12 Useful NPM Tips and Tricks for More Productive JavaScript Coding

NPM, Node Package Manager, is the package manager for the JavaScript programming language. Any developer who is working with Javascript has used this wonderful CLI tool to install the dependencies for their project.

In this article, I will be sharing NPM tips and tricks that can boost your productivity and let you use NPM in a smarter and more efficient way.

  1. Initialize your package
  2. Install a package from other sources
  3. Clean install your package dependencies
  4. Use shortcuts to install packages
  5. NPM scripts
  6. Quickly navigate to package docs
  7. Removes duplicate packages
  8. Scan your application for vulnerabilities
  9. Check our environment
  10. Test your packages locally
  11. Check outdated packages
  12. List all the installed packages

#npm #node #javascript #web-development #developer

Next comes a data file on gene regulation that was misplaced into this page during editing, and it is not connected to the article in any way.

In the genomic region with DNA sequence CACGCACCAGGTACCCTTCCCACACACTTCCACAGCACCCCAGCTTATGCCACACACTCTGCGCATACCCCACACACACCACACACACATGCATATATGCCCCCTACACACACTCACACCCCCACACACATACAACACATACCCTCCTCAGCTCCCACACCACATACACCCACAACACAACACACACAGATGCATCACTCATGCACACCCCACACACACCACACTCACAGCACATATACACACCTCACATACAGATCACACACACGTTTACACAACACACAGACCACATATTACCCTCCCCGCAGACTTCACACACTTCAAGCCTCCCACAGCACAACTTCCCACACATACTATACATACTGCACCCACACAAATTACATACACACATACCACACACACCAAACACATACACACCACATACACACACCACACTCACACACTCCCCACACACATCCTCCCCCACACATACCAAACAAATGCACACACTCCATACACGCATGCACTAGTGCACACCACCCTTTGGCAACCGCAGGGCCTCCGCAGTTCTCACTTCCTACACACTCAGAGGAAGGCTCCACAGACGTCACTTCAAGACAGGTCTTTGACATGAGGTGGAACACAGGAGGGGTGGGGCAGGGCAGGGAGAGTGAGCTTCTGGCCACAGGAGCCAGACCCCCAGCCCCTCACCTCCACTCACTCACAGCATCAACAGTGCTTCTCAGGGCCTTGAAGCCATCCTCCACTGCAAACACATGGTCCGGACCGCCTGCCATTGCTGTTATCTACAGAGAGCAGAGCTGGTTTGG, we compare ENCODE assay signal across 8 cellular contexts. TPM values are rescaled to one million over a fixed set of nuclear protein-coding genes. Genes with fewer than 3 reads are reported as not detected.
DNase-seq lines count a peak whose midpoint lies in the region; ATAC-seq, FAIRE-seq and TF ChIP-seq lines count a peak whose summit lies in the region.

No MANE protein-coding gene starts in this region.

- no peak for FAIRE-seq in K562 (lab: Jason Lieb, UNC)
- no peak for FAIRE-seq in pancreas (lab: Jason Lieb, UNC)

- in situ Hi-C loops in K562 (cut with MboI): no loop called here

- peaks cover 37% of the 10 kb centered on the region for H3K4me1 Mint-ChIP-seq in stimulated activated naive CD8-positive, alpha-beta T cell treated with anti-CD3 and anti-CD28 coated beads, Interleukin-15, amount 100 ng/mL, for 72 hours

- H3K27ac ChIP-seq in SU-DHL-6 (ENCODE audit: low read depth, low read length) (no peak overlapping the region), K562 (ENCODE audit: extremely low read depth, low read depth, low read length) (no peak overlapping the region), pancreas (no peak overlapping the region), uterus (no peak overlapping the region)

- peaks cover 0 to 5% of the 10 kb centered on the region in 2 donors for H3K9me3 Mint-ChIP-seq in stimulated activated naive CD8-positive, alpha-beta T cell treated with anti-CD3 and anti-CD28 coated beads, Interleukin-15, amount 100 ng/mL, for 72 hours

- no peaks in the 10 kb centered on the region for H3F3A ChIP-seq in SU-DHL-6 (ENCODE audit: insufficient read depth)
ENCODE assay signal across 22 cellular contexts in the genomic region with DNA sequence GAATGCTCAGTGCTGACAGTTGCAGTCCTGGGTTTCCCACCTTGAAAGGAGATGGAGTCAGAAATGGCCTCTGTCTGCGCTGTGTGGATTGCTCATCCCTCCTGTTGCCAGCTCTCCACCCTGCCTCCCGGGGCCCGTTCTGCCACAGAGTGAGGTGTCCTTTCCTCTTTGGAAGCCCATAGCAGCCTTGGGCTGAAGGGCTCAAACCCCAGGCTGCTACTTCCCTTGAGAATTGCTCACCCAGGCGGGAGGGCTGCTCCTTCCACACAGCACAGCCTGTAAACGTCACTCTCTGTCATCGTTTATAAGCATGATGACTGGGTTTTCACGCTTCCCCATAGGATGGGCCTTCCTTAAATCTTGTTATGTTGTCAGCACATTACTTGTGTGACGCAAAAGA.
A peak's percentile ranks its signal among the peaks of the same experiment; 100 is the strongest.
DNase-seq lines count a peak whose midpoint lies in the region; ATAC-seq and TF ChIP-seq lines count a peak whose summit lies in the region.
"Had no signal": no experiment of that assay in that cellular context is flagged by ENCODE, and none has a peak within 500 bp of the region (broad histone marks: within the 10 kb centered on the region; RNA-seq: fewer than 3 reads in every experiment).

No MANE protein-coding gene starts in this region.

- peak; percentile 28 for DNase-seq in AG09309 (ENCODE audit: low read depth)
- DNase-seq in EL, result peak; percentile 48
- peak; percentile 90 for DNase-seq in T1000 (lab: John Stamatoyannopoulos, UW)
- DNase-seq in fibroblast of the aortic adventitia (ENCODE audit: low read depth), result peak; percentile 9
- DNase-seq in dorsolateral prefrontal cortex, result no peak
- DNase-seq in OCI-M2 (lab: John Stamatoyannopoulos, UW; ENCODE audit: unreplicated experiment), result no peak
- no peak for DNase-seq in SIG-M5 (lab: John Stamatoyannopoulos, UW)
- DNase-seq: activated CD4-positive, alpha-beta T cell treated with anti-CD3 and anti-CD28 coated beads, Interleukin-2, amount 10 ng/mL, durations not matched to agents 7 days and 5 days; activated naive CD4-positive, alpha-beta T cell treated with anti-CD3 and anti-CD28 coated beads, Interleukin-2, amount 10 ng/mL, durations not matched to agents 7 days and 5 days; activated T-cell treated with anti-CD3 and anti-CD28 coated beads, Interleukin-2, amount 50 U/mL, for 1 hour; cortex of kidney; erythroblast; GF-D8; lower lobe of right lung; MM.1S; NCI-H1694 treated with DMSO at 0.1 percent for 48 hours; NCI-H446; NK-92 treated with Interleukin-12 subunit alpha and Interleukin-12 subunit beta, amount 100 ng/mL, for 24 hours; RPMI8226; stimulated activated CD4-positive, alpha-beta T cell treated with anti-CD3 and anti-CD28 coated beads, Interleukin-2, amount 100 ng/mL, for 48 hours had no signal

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12 Useful NPM Tips and Tricks for More Productive JavaScript Coding
Tyrique  Littel

Tyrique Littel

1604008800

Static Code Analysis: What It Is? How to Use It?

Static code analysis refers to the technique of approximating the runtime behavior of a program. In other words, it is the process of predicting the output of a program without actually executing it.

Lately, however, the term “Static Code Analysis” is more commonly used to refer to one of the applications of this technique rather than the technique itself — program comprehension — understanding the program and detecting issues in it (anything from syntax errors to type mismatches, performance hogs likely bugs, security loopholes, etc.). This is the usage we’d be referring to throughout this post.